Cool Headedness about Global Warming

Posted: September 3, 2010 in Science
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Every once in a while I feel like ranting. This is one of those times. The object of my censure? Global warming. You read that right. I’m one of those people who actually questions whether, a) the earth is getting warmer and, b) whether humans are the cause of the warming. Don’t worry, I’m not going to get into the science or try to convince you. On the other hand, I do wish to point out what I believe are some fundamental fallacies in the debate.

I think it is critical that leaders in business, government and science take a stand against simplistic explanations and policy prescriptions that could be massively disruptive to our quality of life, now and in the future. Labelling as a “denier” someone who questions the policy prescriptions (some of which are decidedly moral in scope), or even the science, only serves to stigmatize people whose doubt is genuine and moves the debate further away from rational discourse about possible causes and consequences.

We’re bombarded by claims that the earth is getting dangerously warm, and will continue to do so for the next decades. We’re also being told that this warming is caused by humans’ excessive use of fossil fuels, because this causes us to spew too much carbon dioxide into the atmosphere. Carbon dioxide is a greenhouse gas, which means it has some part to play in keeping the temperature of Earth liveable, along with other greenhouse gases such as water vapour, methane and the nitrogen that makes up about 80 % of the atmosphere. To put things in perspective, the surface temperature of the planet would be about minus 18 Celsius were it not for the greenhouse effect.

We are told that there is a “scientific consensus” about anthropogenic global warming. There may indeed be a majority of climate scientists who think that the earth is getting warmer and that this may be caused by greenhouse gas emissions. But does that mean that there really is a consensus? That would imply that there is agreement on what is happening to the earth’s temperature over long timescales and this phenomenon’s implications for the atmosphere, biosphere, ice cover, oceans, continents, and humanity. My research leads me to the conclusion that there is actually very little scientific consensus about these matters. In fact, there seems to be healthy scientific debate, which is exactly the way things should be. I would go even further and assert that the concept of scientific consensus is bogus, because debate and disagreement are fundamental to science. If you take away the debate, doubt, and disagreement you get ideology.

There is also a principle in science that states that the simplest explanation for a phenomenon is usually the best and most accurate one. The hypothesis of anthropogenic global warming is indeed simple, but the explanation that is proffered must be weighed against competing theories. Just ask yourself this: If humans are causing global warming now, then what caused the glaciers to melt? Could there not be other theories of climate change that could explain the many climate changes in Earth’s history? There are scientists (usually not climatologists and more often geologists and astrophysicists) who have been proposing alternative hypotheses and theories for global warming which don’t necessarily involve human activity as the principal driver of climate change. They don’t say the latter isn’t possible, but merely that it isn’t likely given all the other potential explanations.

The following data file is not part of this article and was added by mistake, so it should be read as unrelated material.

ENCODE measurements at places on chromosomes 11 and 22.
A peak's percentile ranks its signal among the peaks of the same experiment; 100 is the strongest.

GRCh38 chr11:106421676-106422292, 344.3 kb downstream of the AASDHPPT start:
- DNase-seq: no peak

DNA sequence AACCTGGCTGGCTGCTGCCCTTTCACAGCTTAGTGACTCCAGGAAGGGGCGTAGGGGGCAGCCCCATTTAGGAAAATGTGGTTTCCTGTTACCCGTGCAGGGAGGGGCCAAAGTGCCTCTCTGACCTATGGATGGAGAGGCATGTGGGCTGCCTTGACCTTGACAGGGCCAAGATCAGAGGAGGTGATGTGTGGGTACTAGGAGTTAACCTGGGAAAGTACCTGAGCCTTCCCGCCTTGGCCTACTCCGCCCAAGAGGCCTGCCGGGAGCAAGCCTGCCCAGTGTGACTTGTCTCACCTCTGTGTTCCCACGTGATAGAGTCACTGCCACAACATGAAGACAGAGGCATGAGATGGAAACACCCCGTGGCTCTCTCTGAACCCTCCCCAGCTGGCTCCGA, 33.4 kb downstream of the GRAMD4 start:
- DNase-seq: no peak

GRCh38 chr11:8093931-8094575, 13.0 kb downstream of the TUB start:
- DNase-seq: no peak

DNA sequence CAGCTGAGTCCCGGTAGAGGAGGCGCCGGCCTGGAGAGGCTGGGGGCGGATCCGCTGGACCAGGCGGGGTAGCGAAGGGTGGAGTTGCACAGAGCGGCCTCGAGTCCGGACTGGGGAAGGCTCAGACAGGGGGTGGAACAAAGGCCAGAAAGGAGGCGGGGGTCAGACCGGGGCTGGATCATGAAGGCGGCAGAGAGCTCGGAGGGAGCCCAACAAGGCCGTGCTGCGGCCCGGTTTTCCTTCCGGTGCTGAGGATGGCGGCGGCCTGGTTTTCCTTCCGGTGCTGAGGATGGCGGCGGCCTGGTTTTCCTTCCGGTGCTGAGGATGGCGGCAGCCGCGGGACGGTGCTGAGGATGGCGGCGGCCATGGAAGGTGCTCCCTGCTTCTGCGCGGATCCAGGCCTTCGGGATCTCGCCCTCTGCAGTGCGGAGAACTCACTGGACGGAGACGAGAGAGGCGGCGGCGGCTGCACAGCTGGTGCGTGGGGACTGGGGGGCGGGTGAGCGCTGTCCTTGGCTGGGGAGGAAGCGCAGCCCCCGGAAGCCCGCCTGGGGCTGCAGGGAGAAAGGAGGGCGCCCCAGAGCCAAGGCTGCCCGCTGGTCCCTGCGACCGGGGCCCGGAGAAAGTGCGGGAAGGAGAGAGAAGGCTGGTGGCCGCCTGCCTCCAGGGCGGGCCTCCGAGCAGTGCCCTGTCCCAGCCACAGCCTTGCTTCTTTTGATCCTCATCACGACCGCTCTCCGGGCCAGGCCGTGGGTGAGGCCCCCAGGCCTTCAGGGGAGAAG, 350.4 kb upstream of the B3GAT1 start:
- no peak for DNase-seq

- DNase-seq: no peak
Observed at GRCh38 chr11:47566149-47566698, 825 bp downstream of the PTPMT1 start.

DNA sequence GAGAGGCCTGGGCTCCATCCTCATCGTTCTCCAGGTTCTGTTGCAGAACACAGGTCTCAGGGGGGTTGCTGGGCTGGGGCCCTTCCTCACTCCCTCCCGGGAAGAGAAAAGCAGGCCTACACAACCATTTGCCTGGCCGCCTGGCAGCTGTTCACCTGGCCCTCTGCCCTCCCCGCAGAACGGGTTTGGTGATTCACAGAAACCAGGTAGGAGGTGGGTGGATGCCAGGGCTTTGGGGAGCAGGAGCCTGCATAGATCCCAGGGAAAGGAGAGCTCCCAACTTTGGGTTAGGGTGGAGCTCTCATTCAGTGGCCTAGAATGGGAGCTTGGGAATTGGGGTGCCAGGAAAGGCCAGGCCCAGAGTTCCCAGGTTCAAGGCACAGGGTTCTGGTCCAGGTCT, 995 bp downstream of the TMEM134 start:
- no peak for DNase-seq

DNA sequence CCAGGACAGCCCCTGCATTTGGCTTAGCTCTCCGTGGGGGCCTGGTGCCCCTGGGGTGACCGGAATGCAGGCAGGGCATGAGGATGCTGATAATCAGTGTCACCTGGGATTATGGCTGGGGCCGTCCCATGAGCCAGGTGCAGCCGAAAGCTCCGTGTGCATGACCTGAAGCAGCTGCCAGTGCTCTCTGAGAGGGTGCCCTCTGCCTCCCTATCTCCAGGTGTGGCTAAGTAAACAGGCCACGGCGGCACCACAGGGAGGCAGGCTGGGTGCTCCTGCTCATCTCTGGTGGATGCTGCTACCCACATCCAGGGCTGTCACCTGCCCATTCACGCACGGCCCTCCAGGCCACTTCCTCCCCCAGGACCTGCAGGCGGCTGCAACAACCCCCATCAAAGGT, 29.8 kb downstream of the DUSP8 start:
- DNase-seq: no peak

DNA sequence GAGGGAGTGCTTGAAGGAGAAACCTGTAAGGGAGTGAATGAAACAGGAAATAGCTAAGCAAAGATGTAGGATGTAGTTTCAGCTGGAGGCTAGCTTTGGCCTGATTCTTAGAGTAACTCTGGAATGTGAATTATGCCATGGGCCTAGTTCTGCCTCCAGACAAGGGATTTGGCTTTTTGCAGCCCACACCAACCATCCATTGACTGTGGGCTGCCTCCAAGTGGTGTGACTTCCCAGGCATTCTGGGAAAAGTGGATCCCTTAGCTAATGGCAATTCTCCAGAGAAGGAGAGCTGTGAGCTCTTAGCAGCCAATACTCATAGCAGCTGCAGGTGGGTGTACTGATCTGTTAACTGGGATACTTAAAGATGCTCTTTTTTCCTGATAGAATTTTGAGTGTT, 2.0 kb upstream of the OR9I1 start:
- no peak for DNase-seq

A vocal minority has taken control of the debate and is telling us that we have to consume less energy (not a bad idea in and of itself), that we should be paying taxes to penalize excessive fossil fuel use, and that we should be changing our civilization to make it “greener.” The problem is that many of the solutions to replace fossil fuels are not as reliable or efficient, are more expensive by orders of magnitude, and would take decades, if not centuries, to implement. New taxes or policies may be appear salutary in the short term, but they always have unintended consequences. Even worse though, are all the do-gooders who want to ensure that the poor of the world don’t have access to the same quality of life and wealth as we do by restricting their ability to benefit from a high-energy lifestyle. It’s no surprise that developing countries have opposed treaties to regulate greenhouse gas emissions. They know that doing so could hamper their economic development, just as it’s taking off.

What does this have to do with management and leadership? In a nutshell, I think that leaders in all fields must take the initiative in denouncing ad hominem attacks, overly emotional arguments, and calls for conformity. Humans have done an excellent job over the centuries of improving quality of life through new energy sources and uses for the power they provide. It is economic necessity and logic that will bring about more efficiency in our energy use, not global treaties and arbitrary taxes that are imposed by do-gooders and others who have nothing better to do than control others’ lives.

In other words, we need a global cooling of rhetoric, and a rational approach to energy use. I believe a healthy scepticism about totalising explanations and prescriptions, combined with scientific curiosity and the practices of sound management are what will give us the best approach to our problems.

© 2010 Richard Martin. Reproduction and quotes permitted with proper attribution.

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